Colin Seow FCIArb FSIArb FACICA has more than 12 years of judicial and adjudicatory experience in the Singapore Judicial Service dealing with a broad spectrum of commercial disputes. Colin has served as a delegate to a Working Group of the Hague Conference on Private International Law (HCCH), and was involved in the implementation of international treaty obligations relating to cross-border dispute resolution in Singapore.

Further information on Ciarb Singapore Branch.

* Barrister; Advocate and Solicitor of the Supreme Court of Singapore; International Legal Counsel, Attorney-General’s Chambers, Singapore; Independent Arbitrator and Mediator.

** Advocate and Solicitor of the Supreme Court of Singapore; Solicitor in England and Wales, Independent Arbitrator and Mediator. Colin Seow Chambers LLC (

[1] See

[2] See See also Swee Siang Boey, Chun Kai Yap & Suchitra Kumar, “The Resilience of Singapore Arbitration Amidst the COVID-19 Pandemic” (2021) 23(4) Asian Dispute Review 172.

[3] See

[4] See section 28 of the COVID-19 (Temporary Measures) Act 2020; see also The Standing International Forum of Commercial Courts, “Delivering justice during the COVID-19 pandemic and the future use of technology” (29 May 2020), Annex A at pp 35-38 (available online at

[5] See, eg, section 52 of the Courts (Civil and Criminal Justice) Reform Act 2021, amending section 8A of the Supreme Court of Judicature Act 1969.

[6] The SICC Rules of Court 2021 was further enhanced on 1 October 2022 with the inclusion of new Order 23A, to introduce new processes in the SICC relating to corporate insolvency, restructuring or dissolution proceedings that are international and commercial in nature.

[7] Chief Justice Sundaresh Menon, “Address at the Opening of the Legal Year 2022” (10 January 2022) at [14]-[19] (available online at

[8] See Order 5 Rule 1(1) and (2) of the Rules of Court 2021.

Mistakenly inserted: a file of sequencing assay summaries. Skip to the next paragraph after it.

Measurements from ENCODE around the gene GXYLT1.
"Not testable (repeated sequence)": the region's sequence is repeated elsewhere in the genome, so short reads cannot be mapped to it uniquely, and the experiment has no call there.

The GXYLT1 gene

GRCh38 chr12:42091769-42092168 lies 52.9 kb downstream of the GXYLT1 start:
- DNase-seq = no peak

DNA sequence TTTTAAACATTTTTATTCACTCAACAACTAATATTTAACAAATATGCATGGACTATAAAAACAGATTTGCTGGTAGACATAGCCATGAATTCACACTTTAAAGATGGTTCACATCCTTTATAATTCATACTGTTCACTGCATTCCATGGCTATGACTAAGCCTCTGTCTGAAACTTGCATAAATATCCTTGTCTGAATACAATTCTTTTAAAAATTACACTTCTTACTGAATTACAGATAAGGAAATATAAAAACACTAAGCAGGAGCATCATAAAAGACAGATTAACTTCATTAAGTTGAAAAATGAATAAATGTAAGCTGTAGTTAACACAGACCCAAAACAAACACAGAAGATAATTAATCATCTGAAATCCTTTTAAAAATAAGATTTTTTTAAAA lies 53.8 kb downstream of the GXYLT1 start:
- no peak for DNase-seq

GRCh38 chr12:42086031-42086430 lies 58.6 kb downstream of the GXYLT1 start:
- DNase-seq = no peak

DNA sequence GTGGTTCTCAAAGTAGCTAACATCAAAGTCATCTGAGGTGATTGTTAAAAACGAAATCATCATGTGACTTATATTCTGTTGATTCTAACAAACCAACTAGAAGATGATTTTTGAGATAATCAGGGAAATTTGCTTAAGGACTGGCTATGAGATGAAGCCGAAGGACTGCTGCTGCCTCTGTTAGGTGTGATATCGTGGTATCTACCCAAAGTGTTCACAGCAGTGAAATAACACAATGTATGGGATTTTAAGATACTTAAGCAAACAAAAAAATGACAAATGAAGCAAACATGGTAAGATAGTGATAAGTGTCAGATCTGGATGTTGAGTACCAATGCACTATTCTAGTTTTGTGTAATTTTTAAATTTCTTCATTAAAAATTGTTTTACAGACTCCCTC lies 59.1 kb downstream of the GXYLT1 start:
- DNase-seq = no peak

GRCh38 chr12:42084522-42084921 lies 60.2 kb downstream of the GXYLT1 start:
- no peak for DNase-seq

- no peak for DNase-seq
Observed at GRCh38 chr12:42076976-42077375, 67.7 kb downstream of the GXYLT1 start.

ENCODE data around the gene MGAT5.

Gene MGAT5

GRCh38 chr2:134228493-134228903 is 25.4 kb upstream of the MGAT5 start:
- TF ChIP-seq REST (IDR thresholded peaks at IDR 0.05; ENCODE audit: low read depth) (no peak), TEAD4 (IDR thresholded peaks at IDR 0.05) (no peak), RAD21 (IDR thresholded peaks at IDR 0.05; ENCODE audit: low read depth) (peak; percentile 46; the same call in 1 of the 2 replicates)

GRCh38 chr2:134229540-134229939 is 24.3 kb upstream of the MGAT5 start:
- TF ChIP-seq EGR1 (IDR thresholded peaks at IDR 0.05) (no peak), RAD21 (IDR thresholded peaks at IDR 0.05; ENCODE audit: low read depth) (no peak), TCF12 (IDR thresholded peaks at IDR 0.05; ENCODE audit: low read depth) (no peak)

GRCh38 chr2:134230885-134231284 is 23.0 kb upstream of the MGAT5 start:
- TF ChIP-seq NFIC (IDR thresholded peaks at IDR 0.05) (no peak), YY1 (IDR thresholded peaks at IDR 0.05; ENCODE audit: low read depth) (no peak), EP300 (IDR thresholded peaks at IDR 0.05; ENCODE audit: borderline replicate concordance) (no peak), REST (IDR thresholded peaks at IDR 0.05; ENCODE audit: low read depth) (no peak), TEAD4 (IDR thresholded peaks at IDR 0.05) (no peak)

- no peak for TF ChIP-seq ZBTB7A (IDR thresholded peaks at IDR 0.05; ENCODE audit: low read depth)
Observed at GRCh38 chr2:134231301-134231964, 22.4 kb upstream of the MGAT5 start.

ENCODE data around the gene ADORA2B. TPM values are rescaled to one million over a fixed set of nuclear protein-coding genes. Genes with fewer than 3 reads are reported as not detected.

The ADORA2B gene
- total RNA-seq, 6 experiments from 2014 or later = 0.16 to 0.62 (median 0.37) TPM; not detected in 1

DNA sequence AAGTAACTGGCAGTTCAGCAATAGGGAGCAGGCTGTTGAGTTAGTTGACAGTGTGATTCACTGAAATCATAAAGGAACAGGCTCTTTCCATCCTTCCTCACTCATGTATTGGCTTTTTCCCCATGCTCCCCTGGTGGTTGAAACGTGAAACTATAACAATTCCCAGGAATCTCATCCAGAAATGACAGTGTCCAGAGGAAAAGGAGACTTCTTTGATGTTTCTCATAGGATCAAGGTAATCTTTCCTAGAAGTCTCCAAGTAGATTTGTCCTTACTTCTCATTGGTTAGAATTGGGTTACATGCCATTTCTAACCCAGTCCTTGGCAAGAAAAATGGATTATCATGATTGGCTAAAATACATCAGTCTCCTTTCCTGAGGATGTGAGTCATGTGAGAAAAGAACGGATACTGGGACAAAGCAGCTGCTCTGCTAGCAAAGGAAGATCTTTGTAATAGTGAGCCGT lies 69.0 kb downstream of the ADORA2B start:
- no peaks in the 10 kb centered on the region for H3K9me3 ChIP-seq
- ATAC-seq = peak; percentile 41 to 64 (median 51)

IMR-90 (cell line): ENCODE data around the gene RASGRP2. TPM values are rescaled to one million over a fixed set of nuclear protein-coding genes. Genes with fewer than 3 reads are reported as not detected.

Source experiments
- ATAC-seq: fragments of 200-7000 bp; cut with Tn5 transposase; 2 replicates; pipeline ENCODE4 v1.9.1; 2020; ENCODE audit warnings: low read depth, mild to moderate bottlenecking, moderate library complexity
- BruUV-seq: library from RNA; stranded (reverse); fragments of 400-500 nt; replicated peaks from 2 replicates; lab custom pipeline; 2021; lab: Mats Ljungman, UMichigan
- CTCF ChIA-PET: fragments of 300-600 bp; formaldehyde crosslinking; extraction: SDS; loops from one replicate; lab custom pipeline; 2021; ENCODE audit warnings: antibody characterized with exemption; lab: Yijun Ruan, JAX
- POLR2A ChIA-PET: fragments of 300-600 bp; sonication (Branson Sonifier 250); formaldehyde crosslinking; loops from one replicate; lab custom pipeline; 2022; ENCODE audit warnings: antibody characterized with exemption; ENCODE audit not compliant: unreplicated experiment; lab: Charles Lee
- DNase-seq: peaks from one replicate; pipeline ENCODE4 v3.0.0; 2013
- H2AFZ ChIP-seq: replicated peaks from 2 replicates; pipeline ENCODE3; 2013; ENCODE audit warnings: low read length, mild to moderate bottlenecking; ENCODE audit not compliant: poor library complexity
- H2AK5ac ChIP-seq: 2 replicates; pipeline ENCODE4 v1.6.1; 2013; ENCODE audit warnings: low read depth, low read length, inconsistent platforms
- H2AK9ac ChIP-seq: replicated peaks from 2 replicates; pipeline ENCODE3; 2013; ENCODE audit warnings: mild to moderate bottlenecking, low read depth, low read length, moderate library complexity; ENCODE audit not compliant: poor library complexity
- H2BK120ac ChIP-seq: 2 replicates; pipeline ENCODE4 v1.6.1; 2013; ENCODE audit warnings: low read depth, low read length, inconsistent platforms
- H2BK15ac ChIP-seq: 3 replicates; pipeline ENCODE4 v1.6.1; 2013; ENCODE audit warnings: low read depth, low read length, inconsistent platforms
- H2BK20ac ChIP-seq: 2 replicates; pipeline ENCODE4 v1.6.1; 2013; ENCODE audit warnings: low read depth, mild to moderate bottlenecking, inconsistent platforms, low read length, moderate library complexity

[9] See Order 5 Rule 1(4) of the Rules of Court 2021.

[10] See Order 5 Rule 3(1) and (2) of the Rules of Court 2021. The “Ideals” referred to are set out in Order 3 Rule 1(2) of the Rules of Court 2021, namely “fair access to justice”, “expeditious proceedings”, “cost-effect work proportionate to the nature and importance of the action, the complexity of the claim as well as the difficulty or novelty of the issues and questions it raises, and the amount or value of the claim”, “efficient use of court resources” and “fair and practical results suited to the needs of the parties”.

[11] See paragraph 53 and Appendix D to the Supreme Court Practice Directions 2021 (available online at

[12] See Order 9 Rule 5(1) and (2) of the SICC Rules of Court 2021.

[13] See Order 28 Rule 3 of the SICC Rules of Court 2021. For more information and explanation about the TIC List, see

[14] See Order 28 Rule 11(1) of the SICC Rules of Court 2021.

[15] See Order 28 Rule 2(3) of the SICC Rules of Court 2021.

[16] See

[17] See Speech by Second Minister for Law Edwin Tong SC at “Appropriate Dispute Resolution: The Singapore Way” (12 January 2023) (available online at

[18] The SIMC also has a similar AMA framework in place with the Singapore Chamber of Maritime Arbitration.

[19] See

[20] See Singapore Parl Debates, Vol 95, Sitting No 7 (5 October 2020).

[21] Ibid.

[22] Ibid.

[23] See Anupam Mittal v Westbridge Ventures II Investment Holdings [2023] SGCA 1 at [55].

[24] As formulated by the High Court in BCY v BCZ [2017] 3 SLR 357, followed in subsequent court decisions, and referred to by the Court of Appeal in Anupam Mittal v Westbridge Ventures II Investment Holdings [2023] SGCA 1 at [62].

[25] Chief Justice Sundaresh Menon, “Response delivered at the Opening of the Legal Year 2023” (9 January 2023) at [13] (available online at

[26] See

[27] See

[28] United Nations Convention on International Settlement Agreements resulting from Mediation. See